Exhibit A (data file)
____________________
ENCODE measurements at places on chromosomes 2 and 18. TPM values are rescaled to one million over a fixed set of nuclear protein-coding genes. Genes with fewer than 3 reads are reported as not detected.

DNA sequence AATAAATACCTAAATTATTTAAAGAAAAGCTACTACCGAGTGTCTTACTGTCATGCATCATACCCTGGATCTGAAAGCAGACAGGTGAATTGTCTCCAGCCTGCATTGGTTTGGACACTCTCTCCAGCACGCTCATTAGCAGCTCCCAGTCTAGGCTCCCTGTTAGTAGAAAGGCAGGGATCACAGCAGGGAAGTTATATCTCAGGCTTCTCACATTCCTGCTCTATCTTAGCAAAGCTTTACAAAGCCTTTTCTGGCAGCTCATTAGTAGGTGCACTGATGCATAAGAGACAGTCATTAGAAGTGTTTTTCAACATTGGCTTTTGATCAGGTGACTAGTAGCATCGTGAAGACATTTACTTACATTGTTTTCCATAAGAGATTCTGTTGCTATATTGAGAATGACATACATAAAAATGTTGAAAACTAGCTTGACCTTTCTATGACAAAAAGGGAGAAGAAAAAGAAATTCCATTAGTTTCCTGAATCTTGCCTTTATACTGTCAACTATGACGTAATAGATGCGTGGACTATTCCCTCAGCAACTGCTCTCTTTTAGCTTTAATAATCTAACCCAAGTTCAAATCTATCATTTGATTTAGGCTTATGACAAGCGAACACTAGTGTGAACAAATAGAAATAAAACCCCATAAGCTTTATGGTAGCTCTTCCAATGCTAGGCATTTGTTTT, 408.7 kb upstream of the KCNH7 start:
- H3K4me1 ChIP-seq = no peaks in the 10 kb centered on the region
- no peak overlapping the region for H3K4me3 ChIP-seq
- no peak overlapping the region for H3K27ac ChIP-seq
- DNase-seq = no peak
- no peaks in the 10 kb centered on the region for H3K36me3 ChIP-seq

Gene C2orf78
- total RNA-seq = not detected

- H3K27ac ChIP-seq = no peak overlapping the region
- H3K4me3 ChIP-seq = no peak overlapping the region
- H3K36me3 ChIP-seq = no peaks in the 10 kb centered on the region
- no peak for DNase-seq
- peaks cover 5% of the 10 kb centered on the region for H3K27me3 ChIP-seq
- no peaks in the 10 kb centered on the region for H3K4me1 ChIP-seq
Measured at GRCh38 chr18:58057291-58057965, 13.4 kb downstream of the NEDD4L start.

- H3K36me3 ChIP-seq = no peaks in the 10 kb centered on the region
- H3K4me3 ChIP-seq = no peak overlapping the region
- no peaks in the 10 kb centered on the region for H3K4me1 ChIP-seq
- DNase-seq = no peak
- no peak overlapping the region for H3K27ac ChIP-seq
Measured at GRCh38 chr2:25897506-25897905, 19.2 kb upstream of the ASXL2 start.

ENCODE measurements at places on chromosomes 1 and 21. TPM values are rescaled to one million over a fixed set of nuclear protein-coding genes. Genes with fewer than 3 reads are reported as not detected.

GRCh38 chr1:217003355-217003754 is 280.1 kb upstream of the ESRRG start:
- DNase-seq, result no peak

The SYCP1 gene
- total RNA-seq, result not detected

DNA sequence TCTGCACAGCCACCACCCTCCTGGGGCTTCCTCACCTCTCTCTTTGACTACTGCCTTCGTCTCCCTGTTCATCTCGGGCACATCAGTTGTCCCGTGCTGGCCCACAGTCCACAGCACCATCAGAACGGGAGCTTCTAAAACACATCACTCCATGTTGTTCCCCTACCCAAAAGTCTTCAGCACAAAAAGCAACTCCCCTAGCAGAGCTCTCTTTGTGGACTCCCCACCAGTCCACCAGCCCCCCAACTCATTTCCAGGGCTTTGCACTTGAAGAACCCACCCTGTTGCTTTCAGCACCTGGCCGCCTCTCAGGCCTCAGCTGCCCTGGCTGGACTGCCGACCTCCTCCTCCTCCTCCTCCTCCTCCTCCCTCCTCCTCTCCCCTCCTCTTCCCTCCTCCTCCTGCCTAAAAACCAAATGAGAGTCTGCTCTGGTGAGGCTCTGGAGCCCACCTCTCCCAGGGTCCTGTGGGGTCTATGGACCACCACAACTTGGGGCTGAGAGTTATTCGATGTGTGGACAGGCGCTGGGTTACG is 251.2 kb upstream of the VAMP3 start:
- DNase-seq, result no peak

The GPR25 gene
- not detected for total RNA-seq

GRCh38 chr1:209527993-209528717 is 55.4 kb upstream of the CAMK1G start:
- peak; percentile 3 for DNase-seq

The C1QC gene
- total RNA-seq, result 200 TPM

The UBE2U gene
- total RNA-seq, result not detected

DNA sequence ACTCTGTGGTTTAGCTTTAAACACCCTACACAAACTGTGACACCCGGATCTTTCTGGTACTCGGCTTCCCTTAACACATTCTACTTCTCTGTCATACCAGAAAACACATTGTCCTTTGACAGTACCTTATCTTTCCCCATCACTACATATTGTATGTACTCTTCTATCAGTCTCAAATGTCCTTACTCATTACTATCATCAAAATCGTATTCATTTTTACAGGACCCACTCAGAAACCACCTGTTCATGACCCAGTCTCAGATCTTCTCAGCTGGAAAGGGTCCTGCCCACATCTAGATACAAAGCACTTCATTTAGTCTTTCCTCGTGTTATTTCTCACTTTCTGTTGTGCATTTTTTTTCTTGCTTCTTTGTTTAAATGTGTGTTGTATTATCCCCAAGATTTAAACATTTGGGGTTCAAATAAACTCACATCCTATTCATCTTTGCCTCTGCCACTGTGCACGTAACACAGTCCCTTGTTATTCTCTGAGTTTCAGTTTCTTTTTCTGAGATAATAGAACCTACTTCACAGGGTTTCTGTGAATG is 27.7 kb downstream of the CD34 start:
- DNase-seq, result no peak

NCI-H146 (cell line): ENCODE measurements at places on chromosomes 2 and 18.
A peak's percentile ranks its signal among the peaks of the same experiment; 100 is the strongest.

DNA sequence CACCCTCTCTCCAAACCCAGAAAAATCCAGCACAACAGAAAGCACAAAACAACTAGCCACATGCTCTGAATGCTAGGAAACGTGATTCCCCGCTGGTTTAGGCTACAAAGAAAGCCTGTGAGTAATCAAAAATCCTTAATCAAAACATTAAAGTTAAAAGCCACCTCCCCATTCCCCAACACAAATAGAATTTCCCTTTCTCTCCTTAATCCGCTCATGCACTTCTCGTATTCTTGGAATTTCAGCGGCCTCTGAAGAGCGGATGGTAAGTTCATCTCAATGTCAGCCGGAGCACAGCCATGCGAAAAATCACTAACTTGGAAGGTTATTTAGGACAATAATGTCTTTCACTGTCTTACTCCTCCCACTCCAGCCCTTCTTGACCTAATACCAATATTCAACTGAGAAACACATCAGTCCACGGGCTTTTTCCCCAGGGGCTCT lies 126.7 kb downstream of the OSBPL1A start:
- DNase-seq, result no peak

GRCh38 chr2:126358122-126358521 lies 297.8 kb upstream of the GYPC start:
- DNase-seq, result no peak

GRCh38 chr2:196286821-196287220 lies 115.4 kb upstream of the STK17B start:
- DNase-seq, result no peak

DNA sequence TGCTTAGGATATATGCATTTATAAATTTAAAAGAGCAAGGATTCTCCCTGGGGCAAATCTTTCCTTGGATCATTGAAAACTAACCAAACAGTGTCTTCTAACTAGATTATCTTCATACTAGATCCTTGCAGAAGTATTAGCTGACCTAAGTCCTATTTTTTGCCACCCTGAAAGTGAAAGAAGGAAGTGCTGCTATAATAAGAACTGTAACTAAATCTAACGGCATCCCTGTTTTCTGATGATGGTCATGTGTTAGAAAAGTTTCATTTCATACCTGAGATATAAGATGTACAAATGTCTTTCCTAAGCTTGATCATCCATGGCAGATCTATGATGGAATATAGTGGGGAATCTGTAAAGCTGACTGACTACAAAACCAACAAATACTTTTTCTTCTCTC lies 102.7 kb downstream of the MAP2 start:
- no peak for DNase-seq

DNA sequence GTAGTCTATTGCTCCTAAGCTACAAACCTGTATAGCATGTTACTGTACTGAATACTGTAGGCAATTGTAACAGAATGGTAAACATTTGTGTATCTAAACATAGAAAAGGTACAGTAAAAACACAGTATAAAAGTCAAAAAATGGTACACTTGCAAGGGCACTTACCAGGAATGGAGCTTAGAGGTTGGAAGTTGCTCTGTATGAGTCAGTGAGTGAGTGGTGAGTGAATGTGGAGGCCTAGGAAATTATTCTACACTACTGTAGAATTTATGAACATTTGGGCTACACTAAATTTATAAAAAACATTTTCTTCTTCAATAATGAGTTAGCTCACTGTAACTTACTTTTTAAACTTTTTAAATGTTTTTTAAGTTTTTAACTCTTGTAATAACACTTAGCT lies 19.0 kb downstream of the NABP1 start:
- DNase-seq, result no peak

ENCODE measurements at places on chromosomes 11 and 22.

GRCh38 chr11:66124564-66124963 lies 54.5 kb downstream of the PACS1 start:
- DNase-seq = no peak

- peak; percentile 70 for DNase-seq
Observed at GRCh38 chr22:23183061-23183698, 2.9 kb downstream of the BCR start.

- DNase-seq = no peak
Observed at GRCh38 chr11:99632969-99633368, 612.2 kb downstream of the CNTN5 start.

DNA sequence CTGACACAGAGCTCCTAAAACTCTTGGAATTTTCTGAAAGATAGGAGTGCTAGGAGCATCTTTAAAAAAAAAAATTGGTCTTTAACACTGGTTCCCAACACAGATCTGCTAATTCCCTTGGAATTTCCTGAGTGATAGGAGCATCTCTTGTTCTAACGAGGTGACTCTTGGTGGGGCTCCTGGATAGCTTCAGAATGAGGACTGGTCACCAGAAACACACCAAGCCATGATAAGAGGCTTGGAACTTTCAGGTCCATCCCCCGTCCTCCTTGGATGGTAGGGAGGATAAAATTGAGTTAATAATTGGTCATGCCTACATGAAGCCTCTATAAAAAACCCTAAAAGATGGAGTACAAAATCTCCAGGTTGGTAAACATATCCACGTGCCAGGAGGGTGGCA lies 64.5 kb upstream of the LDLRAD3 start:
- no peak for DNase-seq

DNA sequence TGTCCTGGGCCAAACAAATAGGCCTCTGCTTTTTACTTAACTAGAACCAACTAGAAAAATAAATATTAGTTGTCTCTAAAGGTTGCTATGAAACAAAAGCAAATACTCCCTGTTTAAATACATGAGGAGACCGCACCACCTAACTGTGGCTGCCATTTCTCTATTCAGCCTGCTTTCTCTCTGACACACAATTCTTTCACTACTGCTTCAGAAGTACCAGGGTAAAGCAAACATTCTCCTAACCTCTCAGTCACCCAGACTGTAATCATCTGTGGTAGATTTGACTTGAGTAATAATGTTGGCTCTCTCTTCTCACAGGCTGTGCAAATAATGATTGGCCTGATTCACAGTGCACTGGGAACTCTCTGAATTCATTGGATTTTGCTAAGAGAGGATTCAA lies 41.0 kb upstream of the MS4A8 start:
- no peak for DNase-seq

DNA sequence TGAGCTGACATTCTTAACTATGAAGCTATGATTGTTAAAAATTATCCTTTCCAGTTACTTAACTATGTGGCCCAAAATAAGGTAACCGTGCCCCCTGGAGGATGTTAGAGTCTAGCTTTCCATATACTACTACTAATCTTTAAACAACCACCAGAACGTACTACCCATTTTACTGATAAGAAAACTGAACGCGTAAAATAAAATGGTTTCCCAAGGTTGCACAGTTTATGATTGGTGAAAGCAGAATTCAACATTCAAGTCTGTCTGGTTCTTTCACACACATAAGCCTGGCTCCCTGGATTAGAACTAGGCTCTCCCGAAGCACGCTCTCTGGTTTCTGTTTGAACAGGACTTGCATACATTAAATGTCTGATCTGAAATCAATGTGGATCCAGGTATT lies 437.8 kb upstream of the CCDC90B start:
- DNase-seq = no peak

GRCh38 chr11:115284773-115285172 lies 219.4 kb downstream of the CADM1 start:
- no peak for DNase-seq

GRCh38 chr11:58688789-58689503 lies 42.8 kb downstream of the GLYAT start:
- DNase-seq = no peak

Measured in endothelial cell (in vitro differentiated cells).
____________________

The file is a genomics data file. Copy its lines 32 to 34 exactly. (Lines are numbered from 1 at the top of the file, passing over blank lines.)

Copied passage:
GRCh38 chr1:209527993-209528717 is 55.4 kb upstream of the CAMK1G start:
- peak; percentile 3 for DNase-seq

The C1QC gene